Again, this is all a big, “if.” The DOT may not take the case. We shall see, but even if they do take the claim and rule against Swiss, it will hardly be enough to make the cost of doing business here untenable. Besides, Swiss’ own data indicates that the Americas, North and South, are their second largest market by number of passengers and revenue per seat mile. Having expanded across the pond, this hemisphere is now relatively important to them. Even if the DOT did fine them more severely, the Americas are important enough to their bottom line that Swiss wouldn’t just up and leave the market. The self-inflicted damage to their own bottom line in the short term would be far too great.

    https://www.swiss.com/CMSContent/corporate/EN/media/newsroom/traffic-reports/Documents/20171109-press-release-traffic-report-oct-2017.pdf

    The other documents on that page are interesting, as one can go back any number of months and see the slow but steady growth in traffic to the Americas. Translate that into profits and there’s no real way that a DOT fine over this would make them abandon the market.

  33. Here’s the response i received:

    Dear Mr. Davilla:
    This is in response to your experience you have communicated regarding Air Canada and Swiss Air. The U.S. Department of Transportation seeks to ensure that all airline passengers are treated fairly. Complaints from consumers are helpful to us in determining whether the airlines are in compliance with our rules and to track trends or spot areas of concern that warrant further action.
    I will forward your complaint to the airline and ask the company to respond directly to you with a copy to us. Airlines are required to acknowledge receipt of a consumer complaint within 30 days and provide a substantive response to the complainant within 60 days. I will review the airline’s response. If you need to contact me please email me at ************@dot.gov. Please include your name and case number (see above).
    If my review of your complaint and the response from the company discloses a potential violation of our rules, our office may pursue enforcement action. Generally, our office pursues enforcement action on the basis of a number of complaints which may indicate a pattern or practice of violating our rules. Your complaint may be among those considered and may lead to appropriate enforcement action including the assessment of civil penalties. However, our office has no authority to order compensation for individual complainants.
    I have entered your complaint in our computerized industry monitoring system, and it will be counted among the number of complaints filed against this airline in our monthly Air Travel Consumer Report. This report allows consumers and air travel companies to compare the complaint records of individual airlines and tour operators. The data in this report also serve as a basis for rulemaking, legislation and research. Consumer information for air travelers, including the Air Travel Consumer Report and our pamphlet Fly-Rights, a Consumer’s Guide to Air Travel, can be found on our website: http://www.transportation.gov/airconsumer. Thank you for taking the time to contact us.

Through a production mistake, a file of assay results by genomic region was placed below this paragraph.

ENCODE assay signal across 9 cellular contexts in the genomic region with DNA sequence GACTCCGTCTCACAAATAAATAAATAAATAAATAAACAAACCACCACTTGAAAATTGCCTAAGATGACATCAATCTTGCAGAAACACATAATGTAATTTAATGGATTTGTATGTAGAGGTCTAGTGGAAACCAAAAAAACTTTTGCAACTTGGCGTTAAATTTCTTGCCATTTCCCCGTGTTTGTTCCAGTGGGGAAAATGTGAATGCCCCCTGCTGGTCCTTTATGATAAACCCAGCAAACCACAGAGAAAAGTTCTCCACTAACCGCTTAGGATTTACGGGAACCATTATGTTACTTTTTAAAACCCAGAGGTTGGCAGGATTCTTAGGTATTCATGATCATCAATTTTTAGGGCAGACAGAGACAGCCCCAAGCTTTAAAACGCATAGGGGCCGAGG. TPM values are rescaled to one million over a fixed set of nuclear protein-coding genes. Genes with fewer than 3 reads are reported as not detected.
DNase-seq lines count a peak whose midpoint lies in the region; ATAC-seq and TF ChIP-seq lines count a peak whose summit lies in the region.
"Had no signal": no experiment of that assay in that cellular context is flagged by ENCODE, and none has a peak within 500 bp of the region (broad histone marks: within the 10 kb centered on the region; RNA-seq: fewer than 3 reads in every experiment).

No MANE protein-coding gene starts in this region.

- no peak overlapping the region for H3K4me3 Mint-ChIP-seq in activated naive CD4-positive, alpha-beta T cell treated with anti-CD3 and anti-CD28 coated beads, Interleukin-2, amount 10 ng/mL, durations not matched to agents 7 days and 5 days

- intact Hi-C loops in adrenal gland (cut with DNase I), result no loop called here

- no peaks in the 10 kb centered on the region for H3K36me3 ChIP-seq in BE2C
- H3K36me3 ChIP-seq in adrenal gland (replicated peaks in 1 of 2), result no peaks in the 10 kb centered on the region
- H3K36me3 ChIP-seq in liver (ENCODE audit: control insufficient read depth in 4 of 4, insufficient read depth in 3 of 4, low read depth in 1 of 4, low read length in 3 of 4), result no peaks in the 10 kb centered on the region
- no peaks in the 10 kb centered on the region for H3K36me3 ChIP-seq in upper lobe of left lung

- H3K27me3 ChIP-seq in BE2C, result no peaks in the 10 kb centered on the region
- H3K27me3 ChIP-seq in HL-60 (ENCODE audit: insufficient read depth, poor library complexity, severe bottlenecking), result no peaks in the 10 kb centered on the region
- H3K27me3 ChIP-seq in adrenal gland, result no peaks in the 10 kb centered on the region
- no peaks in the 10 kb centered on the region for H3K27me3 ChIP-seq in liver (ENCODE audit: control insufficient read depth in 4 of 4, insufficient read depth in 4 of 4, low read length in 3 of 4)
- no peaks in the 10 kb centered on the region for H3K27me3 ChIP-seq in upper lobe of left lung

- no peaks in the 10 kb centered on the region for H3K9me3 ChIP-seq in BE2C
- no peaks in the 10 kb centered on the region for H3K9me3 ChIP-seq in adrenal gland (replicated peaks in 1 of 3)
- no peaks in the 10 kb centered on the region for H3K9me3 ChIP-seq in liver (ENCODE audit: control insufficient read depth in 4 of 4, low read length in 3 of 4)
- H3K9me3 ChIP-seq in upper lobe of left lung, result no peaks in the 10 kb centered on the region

Sincerely,

    Aviation Consumer Protection Division
    Office of Aviation Enforcement and Proceedings

  34. Firstly, I’m positively surprised by the rather quick and affirmative response from DOT. Authorities in other countries could take it as an example.

    As your contractual party is Aeroplan/AC I guess they’ll have to deal with it. Which is good in your case, because LX does not honor any legislation (e.g. EU 261/2004) unless imposed by supreme court in the individual case. Even when you cancel a paid flex ticket, they will only issue a voucher, no cash … There’s a whole thread in flyertalk about that. And in absence of a small claims court in Switzerland, it’s extremely costly to litigate … (although one of the flyertalkers now appears to do it … fingers crossed).

  35. Very interesting – but I got a very generic reply from Swiss earlier today! Called Aeroplan earlier and they said nothing they can do as it’s been decided by management above.

    *******************************************************************

    Dear XXXXX

    We are contacting you regarding your message, which has been registered under the reference *********.

    SWISS is committed to offering a high quality of service and your concern is therefore important to us. However, due to a high volume of requests, you may experience a delay in receiving a response. Your patience is greatly appreciated while we process your file. We will get back to you as soon as possible.

    Yours sincerely,

    Customer Feedback Services

    Swiss International Air Lines Ltd
    Postfach 2013
    8032 Zurich
    Switzerland
    SWISS.COM/CUSTOMERSERVICE

  36. Yep, you are a schmuck like the rest of us! You are happy you got a personalized response, you didn’t. You have the personal email address of someone in the Department of Transportation, you don’t. Don’t be curious how this turns out, it won’t! Been there, done that! Even Capitol One won’t issue a chargeback, because in all honesty, Air Canada won’t even give their money back, so they come up with their own form letter they keep spitting back at Me! Your “friend” at the DOT won’t answer any emails from you and likely will cave in to Air Canada and all the other foreign airlines. What is needed is a system where air travel is not paid in the present with sales on travel in the future. What other industry can get paid in full now on the promise that maybe they will provide the service in the future?